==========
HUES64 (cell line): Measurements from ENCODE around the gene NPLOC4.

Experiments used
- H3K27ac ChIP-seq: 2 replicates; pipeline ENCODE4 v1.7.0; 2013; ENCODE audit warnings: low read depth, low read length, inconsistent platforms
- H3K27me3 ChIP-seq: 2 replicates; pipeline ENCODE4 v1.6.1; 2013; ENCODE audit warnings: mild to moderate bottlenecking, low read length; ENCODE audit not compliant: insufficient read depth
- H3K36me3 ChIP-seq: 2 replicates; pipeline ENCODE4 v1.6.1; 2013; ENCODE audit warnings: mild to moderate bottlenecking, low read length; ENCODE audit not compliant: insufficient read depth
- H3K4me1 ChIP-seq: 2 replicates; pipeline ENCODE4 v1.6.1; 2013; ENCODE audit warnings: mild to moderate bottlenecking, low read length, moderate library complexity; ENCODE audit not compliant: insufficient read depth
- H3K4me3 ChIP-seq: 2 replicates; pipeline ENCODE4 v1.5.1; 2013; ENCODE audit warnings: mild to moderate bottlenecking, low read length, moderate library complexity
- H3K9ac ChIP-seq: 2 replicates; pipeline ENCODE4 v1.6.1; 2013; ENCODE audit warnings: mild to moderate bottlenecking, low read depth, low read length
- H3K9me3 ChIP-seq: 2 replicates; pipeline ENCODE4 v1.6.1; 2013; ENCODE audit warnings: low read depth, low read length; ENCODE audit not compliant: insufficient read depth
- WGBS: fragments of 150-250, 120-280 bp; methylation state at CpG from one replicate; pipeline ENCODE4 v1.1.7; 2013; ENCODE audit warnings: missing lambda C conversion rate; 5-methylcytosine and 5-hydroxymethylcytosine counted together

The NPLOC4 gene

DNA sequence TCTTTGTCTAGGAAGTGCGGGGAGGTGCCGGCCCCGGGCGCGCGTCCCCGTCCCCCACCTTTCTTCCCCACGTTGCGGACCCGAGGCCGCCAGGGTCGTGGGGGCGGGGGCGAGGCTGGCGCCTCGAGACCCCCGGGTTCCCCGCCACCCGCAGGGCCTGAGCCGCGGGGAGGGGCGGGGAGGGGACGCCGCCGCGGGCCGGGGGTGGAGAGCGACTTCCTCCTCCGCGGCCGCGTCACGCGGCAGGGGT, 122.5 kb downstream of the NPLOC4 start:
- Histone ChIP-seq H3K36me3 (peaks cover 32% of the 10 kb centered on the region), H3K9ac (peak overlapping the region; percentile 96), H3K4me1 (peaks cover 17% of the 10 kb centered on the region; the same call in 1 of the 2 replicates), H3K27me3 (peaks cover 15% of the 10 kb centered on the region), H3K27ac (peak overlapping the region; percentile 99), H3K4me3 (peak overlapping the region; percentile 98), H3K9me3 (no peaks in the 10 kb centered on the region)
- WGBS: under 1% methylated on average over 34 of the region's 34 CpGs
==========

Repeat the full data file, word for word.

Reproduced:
HUES64 (cell line): Measurements from ENCODE around the gene NPLOC4.

Experiments used
- H3K27ac ChIP-seq: 2 replicates; pipeline ENCODE4 v1.7.0; 2013; ENCODE audit warnings: low read depth, low read length, inconsistent platforms
- H3K27me3 ChIP-seq: 2 replicates; pipeline ENCODE4 v1.6.1; 2013; ENCODE audit warnings: mild to moderate bottlenecking, low read length; ENCODE audit not compliant: insufficient read depth
- H3K36me3 ChIP-seq: 2 replicates; pipeline ENCODE4 v1.6.1; 2013; ENCODE audit warnings: mild to moderate bottlenecking, low read length; ENCODE audit not compliant: insufficient read depth
- H3K4me1 ChIP-seq: 2 replicates; pipeline ENCODE4 v1.6.1; 2013; ENCODE audit warnings: mild to moderate bottlenecking, low read length, moderate library complexity; ENCODE audit not compliant: insufficient read depth
- H3K4me3 ChIP-seq: 2 replicates; pipeline ENCODE4 v1.5.1; 2013; ENCODE audit warnings: mild to moderate bottlenecking, low read length, moderate library complexity
- H3K9ac ChIP-seq: 2 replicates; pipeline ENCODE4 v1.6.1; 2013; ENCODE audit warnings: mild to moderate bottlenecking, low read depth, low read length
- H3K9me3 ChIP-seq: 2 replicates; pipeline ENCODE4 v1.6.1; 2013; ENCODE audit warnings: low read depth, low read length; ENCODE audit not compliant: insufficient read depth
- WGBS: fragments of 150-250, 120-280 bp; methylation state at CpG from one replicate; pipeline ENCODE4 v1.1.7; 2013; ENCODE audit warnings: missing lambda C conversion rate; 5-methylcytosine and 5-hydroxymethylcytosine counted together

The NPLOC4 gene

DNA sequence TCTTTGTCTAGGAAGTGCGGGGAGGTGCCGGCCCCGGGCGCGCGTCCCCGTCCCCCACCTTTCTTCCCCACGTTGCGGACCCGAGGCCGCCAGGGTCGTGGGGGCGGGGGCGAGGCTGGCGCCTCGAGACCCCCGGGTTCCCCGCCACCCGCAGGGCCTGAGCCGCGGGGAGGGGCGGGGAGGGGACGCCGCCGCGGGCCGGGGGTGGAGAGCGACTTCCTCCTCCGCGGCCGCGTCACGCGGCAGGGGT, 122.5 kb downstream of the NPLOC4 start:
- Histone ChIP-seq H3K36me3 (peaks cover 32% of the 10 kb centered on the region), H3K9ac (peak overlapping the region; percentile 96), H3K4me1 (peaks cover 17% of the 10 kb centered on the region; the same call in 1 of the 2 replicates), H3K27me3 (peaks cover 15% of the 10 kb centered on the region), H3K27ac (peak overlapping the region; percentile 99), H3K4me3 (peak overlapping the region; percentile 98), H3K9me3 (no peaks in the 10 kb centered on the region)
- WGBS: under 1% methylated on average over 34 of the region's 34 CpGs